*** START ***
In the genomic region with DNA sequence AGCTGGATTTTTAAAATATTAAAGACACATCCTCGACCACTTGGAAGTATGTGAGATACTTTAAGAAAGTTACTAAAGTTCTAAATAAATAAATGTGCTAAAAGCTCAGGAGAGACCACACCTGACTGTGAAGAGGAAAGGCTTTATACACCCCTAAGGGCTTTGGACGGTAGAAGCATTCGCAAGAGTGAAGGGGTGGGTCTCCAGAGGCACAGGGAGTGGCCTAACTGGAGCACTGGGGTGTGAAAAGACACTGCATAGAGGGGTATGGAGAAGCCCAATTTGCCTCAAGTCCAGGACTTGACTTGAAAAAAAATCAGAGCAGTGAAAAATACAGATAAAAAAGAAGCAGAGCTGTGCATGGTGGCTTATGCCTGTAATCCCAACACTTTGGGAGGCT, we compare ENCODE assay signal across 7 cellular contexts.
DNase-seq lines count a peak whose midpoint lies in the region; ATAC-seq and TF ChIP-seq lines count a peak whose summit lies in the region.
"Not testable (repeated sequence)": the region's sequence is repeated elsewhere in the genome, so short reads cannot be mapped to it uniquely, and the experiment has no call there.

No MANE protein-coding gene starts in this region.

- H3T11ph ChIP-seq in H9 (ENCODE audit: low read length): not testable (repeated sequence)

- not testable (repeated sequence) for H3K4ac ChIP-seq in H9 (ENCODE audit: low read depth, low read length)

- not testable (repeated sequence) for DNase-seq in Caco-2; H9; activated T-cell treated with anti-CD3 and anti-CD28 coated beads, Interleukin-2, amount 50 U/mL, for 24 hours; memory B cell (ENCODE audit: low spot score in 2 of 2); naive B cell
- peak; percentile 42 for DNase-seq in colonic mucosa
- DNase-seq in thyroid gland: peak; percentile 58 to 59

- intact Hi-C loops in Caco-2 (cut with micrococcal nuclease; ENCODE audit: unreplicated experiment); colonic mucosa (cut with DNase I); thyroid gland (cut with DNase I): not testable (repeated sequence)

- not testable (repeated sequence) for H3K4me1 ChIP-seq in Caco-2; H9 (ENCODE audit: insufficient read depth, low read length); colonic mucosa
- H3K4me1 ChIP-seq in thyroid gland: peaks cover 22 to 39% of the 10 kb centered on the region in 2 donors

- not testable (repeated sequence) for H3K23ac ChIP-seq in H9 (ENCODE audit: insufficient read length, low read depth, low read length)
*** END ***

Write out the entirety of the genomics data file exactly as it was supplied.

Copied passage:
In the genomic region with DNA sequence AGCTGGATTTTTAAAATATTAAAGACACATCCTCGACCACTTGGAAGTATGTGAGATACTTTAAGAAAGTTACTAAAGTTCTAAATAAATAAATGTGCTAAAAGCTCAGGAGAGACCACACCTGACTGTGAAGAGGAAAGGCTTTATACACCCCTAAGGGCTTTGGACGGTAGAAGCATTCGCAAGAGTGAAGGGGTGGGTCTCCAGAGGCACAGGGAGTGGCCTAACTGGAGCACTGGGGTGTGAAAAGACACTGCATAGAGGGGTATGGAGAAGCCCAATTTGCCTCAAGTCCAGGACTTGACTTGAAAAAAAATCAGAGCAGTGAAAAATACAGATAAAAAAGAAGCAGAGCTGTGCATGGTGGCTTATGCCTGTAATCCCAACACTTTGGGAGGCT, we compare ENCODE assay signal across 7 cellular contexts.
DNase-seq lines count a peak whose midpoint lies in the region; ATAC-seq and TF ChIP-seq lines count a peak whose summit lies in the region.
"Not testable (repeated sequence)": the region's sequence is repeated elsewhere in the genome, so short reads cannot be mapped to it uniquely, and the experiment has no call there.

No MANE protein-coding gene starts in this region.

- H3T11ph ChIP-seq in H9 (ENCODE audit: low read length): not testable (repeated sequence)

- not testable (repeated sequence) for H3K4ac ChIP-seq in H9 (ENCODE audit: low read depth, low read length)

- not testable (repeated sequence) for DNase-seq in Caco-2; H9; activated T-cell treated with anti-CD3 and anti-CD28 coated beads, Interleukin-2, amount 50 U/mL, for 24 hours; memory B cell (ENCODE audit: low spot score in 2 of 2); naive B cell
- peak; percentile 42 for DNase-seq in colonic mucosa
- DNase-seq in thyroid gland: peak; percentile 58 to 59

- intact Hi-C loops in Caco-2 (cut with micrococcal nuclease; ENCODE audit: unreplicated experiment); colonic mucosa (cut with DNase I); thyroid gland (cut with DNase I): not testable (repeated sequence)

- not testable (repeated sequence) for H3K4me1 ChIP-seq in Caco-2; H9 (ENCODE audit: insufficient read depth, low read length); colonic mucosa
- H3K4me1 ChIP-seq in thyroid gland: peaks cover 22 to 39% of the 10 kb centered on the region in 2 donors

- not testable (repeated sequence) for H3K23ac ChIP-seq in H9 (ENCODE audit: insufficient read length, low read depth, low read length)